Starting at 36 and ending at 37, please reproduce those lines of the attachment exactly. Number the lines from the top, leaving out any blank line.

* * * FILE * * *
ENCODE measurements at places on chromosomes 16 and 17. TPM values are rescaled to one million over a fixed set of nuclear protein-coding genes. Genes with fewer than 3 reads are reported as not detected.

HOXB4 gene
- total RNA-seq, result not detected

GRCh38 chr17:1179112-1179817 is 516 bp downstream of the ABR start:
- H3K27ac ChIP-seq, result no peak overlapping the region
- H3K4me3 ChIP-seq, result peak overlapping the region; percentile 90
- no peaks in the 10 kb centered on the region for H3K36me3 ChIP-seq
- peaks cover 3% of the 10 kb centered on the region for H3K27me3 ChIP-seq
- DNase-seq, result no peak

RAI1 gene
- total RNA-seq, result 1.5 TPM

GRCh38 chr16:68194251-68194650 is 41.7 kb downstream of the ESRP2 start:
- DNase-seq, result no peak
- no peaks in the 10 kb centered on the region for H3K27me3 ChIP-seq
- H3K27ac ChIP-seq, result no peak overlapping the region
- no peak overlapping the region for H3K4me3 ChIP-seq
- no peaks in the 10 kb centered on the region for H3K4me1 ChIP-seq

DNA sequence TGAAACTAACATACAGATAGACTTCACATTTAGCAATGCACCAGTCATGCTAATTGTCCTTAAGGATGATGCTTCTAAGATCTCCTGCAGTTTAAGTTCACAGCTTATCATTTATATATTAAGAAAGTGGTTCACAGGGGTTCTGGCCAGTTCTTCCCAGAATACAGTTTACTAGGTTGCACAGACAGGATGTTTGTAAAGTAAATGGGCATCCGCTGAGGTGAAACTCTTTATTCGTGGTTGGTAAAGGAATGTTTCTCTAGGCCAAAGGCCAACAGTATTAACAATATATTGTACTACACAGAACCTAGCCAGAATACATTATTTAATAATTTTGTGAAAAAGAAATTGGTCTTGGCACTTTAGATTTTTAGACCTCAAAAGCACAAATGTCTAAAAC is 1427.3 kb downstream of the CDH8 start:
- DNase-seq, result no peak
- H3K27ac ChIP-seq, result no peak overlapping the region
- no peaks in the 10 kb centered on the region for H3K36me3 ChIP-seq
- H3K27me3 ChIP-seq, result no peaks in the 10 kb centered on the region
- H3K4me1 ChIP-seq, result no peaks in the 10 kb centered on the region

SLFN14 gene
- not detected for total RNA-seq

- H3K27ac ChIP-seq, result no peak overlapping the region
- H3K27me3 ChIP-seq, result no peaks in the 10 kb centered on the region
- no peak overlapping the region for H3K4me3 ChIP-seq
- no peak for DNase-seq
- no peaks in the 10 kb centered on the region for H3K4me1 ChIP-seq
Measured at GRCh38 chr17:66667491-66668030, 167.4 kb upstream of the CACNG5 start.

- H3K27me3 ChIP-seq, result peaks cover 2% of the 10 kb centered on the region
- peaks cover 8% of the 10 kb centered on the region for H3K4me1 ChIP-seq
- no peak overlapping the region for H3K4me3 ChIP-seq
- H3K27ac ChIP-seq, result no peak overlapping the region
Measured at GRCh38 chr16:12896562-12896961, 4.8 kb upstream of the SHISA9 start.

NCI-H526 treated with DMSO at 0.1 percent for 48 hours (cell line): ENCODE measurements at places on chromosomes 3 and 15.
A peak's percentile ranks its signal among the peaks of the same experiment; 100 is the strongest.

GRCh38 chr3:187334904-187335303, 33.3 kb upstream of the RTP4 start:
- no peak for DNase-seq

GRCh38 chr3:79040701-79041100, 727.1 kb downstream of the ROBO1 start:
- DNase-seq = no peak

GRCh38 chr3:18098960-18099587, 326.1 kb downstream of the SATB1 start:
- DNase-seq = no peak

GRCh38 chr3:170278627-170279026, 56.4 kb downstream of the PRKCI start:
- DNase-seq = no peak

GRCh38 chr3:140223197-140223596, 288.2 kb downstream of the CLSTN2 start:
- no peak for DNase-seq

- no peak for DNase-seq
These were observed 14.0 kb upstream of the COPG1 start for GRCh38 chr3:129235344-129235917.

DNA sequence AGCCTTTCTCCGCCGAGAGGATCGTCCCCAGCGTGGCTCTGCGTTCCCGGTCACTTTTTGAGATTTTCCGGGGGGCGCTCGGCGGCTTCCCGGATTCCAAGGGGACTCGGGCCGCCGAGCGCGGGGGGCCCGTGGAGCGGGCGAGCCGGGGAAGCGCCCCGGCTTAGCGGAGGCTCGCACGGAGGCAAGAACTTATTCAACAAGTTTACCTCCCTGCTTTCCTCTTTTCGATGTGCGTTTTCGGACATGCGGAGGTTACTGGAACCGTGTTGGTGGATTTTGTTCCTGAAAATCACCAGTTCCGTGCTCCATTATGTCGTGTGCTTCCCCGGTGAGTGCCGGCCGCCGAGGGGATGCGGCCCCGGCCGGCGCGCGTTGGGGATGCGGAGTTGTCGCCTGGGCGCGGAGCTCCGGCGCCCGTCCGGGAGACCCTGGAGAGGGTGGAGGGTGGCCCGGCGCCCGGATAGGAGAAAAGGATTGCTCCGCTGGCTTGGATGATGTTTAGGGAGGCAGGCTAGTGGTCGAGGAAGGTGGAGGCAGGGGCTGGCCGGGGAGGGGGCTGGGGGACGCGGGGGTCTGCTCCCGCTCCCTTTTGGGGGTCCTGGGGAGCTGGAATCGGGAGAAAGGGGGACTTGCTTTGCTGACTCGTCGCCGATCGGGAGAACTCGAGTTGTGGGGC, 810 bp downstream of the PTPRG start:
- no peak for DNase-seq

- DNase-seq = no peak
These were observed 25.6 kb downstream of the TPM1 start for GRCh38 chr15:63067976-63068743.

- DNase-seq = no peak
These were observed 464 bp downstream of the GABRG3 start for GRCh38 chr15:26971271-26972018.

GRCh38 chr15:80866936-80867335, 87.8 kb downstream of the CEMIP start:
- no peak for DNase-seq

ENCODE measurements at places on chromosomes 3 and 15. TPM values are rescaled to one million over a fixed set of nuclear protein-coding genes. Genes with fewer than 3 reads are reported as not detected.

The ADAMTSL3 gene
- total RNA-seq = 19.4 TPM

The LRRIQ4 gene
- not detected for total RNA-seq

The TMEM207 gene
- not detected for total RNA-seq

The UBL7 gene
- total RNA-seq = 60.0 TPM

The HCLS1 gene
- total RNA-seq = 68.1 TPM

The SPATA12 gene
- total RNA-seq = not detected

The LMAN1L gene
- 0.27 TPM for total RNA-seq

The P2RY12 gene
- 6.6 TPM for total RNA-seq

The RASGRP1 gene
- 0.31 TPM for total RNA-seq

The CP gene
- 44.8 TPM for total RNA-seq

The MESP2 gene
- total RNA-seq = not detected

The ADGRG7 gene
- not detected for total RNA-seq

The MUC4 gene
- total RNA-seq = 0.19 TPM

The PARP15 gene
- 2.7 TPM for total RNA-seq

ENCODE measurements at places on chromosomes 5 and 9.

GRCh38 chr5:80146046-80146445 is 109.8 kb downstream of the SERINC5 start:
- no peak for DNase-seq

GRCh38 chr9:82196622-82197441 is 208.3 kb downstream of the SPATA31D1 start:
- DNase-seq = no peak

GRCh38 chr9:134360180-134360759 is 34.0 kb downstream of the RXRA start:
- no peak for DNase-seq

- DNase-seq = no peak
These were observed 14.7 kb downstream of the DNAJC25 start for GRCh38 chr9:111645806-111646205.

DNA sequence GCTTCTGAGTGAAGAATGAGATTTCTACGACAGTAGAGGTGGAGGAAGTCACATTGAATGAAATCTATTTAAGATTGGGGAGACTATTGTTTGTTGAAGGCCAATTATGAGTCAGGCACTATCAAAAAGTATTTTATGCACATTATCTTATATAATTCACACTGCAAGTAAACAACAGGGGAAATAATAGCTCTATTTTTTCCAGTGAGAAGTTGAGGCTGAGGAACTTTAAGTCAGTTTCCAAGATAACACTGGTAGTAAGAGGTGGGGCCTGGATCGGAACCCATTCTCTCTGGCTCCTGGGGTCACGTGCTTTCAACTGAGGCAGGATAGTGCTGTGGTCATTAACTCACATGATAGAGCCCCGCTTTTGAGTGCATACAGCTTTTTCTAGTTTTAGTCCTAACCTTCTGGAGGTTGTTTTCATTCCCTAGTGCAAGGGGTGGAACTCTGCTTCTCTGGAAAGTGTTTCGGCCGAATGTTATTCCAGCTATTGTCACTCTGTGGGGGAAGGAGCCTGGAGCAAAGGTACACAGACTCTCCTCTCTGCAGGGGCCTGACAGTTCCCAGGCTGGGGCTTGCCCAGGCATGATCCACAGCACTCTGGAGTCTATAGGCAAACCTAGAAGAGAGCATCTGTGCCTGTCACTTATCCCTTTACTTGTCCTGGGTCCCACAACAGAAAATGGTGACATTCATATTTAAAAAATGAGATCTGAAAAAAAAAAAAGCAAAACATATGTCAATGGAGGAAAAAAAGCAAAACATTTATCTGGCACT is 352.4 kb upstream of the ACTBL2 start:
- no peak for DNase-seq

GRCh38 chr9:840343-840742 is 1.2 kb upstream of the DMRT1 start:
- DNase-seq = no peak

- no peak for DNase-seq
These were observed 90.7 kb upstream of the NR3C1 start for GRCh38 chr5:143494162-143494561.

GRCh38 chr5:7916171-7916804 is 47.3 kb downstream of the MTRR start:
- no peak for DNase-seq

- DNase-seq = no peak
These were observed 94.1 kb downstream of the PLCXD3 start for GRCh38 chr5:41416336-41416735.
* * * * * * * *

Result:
Measured at GRCh38 chr16:12896562-12896961, 4.8 kb upstream of the SHISA9 start.

NCI-H526 treated with DMSO at 0.1 percent for 48 hours (cell line): ENCODE measurements at places on chromosomes 3 and 15.